Four men entered and held the family at gunpoint, said agents. The intruders helped themselves to money, computers, jewels and other items of value, according to the report.

As they were leaving, the family friend, who was not identified further, tackled one of the intruders, probably the youngest, and began fighting for his gun. The gun discharged, and both men suffered injuries, agents said.

Shortly before midnight, police located suspects in a car in  Paso Canoas. The driver unsuccessfully tried to evade police, agents said. Recovered were ski masks and weapons, agents said.

The three suspects were 17, 19 and 20, said investigators. Agents said they think there is another suspect still at large because the loot was not located.

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Obama takes his oath
in advance of public event

By the A.M. Costa Rica wire services

President Barack Obama has been formally sworn in for a second four-year term.  Vice President Joe Biden also took the oath of office Sunday before Monday's public inauguration ceremony to be witnessed by hundreds of thousands of people on the National Mall.

Obama took the oath just before noon in a ceremony lasting about half a minute in the oval-shaped White House Blue Room, with views of the executive mansion's South Lawn sweeping down to the Washington Monument.

With First Lady Michelle Obama, daughters Malia and Sasha, and a small group of reporters looking on, Supreme Court Chief Justice John Roberts administered the oath.

Obama shook Roberts hand, kissed his wife and children, and said to his family, "I did it."

This was the seventh time in U.S. history a president has taken the oath on Sunday, before a public ceremony the following day.  The U.S. Constitution requires a president's term to begin on January 20.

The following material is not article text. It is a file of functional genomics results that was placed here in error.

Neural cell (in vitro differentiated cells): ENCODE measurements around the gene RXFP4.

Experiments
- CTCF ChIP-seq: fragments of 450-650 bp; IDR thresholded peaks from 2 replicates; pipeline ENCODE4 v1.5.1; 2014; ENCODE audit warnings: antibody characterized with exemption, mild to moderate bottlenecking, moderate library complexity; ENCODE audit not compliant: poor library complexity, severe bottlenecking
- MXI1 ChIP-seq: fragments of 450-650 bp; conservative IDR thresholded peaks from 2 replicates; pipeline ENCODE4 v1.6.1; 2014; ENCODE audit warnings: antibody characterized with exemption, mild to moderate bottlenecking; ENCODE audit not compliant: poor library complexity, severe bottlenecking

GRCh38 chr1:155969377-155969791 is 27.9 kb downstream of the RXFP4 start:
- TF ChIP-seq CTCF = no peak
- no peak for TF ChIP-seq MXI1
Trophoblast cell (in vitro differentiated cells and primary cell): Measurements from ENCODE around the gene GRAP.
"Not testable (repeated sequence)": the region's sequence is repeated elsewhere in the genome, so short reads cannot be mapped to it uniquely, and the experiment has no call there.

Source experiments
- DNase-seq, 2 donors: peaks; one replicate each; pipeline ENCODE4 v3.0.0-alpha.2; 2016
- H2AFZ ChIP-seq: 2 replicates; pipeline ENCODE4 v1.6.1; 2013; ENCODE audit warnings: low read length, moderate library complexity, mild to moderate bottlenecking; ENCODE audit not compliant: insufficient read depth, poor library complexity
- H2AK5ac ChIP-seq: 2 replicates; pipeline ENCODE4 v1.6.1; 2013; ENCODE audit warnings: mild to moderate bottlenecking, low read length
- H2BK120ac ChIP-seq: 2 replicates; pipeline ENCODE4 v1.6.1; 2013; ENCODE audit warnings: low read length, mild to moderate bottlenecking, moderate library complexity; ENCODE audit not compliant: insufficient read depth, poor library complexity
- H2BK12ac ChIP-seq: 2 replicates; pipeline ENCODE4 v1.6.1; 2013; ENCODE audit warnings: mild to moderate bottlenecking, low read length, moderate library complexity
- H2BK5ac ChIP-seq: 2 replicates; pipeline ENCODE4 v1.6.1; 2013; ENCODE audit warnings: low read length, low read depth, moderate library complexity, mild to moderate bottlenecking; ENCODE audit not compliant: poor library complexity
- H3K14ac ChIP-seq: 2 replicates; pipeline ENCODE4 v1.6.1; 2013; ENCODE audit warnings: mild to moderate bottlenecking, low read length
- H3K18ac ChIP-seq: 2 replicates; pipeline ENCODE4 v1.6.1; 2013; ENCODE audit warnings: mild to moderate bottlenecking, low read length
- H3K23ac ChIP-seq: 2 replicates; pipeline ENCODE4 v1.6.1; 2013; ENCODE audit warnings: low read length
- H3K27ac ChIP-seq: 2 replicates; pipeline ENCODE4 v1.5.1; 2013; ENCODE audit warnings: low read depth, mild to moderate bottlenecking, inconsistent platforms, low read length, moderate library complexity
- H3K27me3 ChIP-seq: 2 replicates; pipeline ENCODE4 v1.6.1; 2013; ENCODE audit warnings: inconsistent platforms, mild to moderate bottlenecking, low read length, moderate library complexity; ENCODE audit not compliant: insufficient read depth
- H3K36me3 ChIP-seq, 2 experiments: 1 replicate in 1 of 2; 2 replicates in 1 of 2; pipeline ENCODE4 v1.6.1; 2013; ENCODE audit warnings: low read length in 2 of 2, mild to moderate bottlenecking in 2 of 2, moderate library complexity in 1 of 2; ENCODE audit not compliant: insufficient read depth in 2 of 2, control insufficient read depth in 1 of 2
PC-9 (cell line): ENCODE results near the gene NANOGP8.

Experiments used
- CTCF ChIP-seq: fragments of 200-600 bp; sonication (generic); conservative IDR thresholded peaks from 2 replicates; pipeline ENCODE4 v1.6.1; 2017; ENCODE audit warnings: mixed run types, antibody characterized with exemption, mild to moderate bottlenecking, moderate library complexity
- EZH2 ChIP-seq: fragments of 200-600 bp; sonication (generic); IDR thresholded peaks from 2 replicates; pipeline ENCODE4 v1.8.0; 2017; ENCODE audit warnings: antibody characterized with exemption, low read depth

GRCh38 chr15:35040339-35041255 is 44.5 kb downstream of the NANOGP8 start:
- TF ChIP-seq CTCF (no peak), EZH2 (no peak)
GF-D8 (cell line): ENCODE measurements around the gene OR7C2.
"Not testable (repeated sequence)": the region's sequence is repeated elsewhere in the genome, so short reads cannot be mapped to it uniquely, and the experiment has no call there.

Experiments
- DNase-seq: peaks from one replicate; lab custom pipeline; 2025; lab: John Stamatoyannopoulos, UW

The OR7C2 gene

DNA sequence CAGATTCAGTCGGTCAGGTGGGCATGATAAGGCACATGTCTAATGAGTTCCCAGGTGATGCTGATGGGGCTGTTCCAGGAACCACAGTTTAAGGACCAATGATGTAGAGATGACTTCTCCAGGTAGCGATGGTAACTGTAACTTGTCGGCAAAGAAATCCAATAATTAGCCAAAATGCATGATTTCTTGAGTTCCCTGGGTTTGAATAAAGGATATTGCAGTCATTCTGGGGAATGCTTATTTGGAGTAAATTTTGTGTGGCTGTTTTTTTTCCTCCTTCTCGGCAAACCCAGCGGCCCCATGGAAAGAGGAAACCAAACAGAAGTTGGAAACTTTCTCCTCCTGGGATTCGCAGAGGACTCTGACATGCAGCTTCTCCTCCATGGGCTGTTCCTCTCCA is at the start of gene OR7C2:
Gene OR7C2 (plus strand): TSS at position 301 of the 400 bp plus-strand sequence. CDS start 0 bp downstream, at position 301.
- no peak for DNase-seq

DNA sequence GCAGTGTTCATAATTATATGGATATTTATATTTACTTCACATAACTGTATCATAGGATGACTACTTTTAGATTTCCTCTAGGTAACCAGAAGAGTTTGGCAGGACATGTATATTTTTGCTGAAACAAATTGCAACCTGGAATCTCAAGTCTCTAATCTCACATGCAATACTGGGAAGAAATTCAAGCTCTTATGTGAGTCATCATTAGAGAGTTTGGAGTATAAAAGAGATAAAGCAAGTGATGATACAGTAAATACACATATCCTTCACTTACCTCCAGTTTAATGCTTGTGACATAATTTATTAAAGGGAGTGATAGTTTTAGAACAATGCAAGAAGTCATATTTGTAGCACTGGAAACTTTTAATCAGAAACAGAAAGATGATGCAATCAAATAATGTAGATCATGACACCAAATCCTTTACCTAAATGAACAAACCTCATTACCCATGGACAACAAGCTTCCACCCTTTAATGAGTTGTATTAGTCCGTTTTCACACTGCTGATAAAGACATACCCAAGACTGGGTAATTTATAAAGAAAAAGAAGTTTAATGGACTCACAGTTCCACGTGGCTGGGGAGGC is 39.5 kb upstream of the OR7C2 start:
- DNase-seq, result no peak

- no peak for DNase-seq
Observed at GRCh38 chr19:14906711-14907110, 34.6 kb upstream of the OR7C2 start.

Obama used a Bible that belonged to his wife's grandmother, LaVaughn Delores Robinson.

​​​​In his public inauguration Monday at the U.S. Capitol, he will again lay his hand on the bible used by President Abraham Lincoln at his inauguration in 1861.

Obama will also use a second Bible, once owned by the late civil rights leader Dr. Martin Luther King Jr.   The ceremony occurs on the national holiday established to honor King.

This year also marks the 50th anniversary of the 1963 March on Washington for equal rights for African-Americans, and the 150th anniversary of President Lincoln's Emancipation Proclamation that initiated the process of freeing slaves in America.

Baseball great Stan Musial
dies of natural causes at 92

By the A.M. Costa Rica wire services

Legendary American Major League Baseball star Stan Musial has died at the age of 92.

Known as "Stan the Man," Musial played his entire 22-year career with the St. Louis Cardinals beginning in 1941. He missed the 1945 season to serve in the U.S. Navy in the final year of World War II.

Musial, who was honored by President Barack Obama in 2011 with the Presidential Medal of Freedom, was adored by his many fans for his humility and kindness as well as his baseball prowess.

When he retired in 1963, Musial held 17 major league records, making him an easy first-ballot inductee to the Baseball Hall of Fame. He won seven National League batting titles, was named Most Valuable Player three times, helped St. Louis win three World Series titles in the 1940s, and played in 24 All-Star games. Musial became baseball's first $100,000 player, his 1957 salary.

His wife of more than 70 years, Lillian, died last year. Musial died Saturday of natural causes.

A pitcher in the minor leagues, Musial became an outfielder when he entered the majors. He had an unusual batting stance, crouching with his knees together. That stance led to a lofty career .331 batting average, including a career high .376 in 1948. One year earlier, Musial openly supported Jackie Robinson when he broke the racial barrier with the Brooklyn Dodgers.

Musial is widely considered the greatest player in the history of the St. Louis Cardinals.

Foes of gun restrictions
gather in many states

By the A.M. Costa Rica wire services